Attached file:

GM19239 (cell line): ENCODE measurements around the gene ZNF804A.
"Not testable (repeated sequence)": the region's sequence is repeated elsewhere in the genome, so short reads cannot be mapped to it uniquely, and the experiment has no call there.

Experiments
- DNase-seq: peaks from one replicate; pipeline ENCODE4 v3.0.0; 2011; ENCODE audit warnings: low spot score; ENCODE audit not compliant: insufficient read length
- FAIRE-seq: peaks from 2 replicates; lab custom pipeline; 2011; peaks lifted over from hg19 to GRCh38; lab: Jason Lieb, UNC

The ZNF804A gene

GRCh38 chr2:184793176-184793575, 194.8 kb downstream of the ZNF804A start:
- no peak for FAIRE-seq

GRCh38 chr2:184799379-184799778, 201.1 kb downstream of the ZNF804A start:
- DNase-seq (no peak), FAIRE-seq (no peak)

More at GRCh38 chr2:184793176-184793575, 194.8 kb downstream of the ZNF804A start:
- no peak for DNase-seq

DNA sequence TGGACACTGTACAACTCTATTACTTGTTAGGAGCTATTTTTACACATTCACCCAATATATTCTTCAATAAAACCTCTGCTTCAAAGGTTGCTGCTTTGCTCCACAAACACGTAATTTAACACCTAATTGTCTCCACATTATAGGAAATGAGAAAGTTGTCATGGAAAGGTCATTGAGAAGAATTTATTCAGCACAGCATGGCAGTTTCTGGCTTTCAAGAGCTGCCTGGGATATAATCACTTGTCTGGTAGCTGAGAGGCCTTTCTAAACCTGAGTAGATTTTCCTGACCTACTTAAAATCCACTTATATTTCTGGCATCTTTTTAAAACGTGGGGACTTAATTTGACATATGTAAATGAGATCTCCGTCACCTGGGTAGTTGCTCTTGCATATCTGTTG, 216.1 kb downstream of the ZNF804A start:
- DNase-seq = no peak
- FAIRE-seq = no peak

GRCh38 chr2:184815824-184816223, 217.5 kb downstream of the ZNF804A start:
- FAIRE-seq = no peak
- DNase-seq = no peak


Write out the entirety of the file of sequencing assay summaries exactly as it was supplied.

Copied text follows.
GM19239 (cell line): ENCODE measurements around the gene ZNF804A.
"Not testable (repeated sequence)": the region's sequence is repeated elsewhere in the genome, so short reads cannot be mapped to it uniquely, and the experiment has no call there.

Experiments
- DNase-seq: peaks from one replicate; pipeline ENCODE4 v3.0.0; 2011; ENCODE audit warnings: low spot score; ENCODE audit not compliant: insufficient read length
- FAIRE-seq: peaks from 2 replicates; lab custom pipeline; 2011; peaks lifted over from hg19 to GRCh38; lab: Jason Lieb, UNC

The ZNF804A gene

GRCh38 chr2:184793176-184793575, 194.8 kb downstream of the ZNF804A start:
- no peak for FAIRE-seq

GRCh38 chr2:184799379-184799778, 201.1 kb downstream of the ZNF804A start:
- DNase-seq (no peak), FAIRE-seq (no peak)

More at GRCh38 chr2:184793176-184793575, 194.8 kb downstream of the ZNF804A start:
- no peak for DNase-seq

DNA sequence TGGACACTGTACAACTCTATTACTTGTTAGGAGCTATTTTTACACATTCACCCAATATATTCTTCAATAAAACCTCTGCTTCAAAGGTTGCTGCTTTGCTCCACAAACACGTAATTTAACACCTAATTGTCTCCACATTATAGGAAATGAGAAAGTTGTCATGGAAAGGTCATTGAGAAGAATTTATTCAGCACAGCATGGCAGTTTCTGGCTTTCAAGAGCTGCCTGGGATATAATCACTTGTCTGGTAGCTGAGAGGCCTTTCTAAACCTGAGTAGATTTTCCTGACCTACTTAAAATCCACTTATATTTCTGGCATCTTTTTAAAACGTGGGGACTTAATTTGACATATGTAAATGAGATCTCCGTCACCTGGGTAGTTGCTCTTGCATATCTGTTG, 216.1 kb downstream of the ZNF804A start:
- DNase-seq = no peak
- FAIRE-seq = no peak

GRCh38 chr2:184815824-184816223, 217.5 kb downstream of the ZNF804A start:
- FAIRE-seq = no peak
- DNase-seq = no peak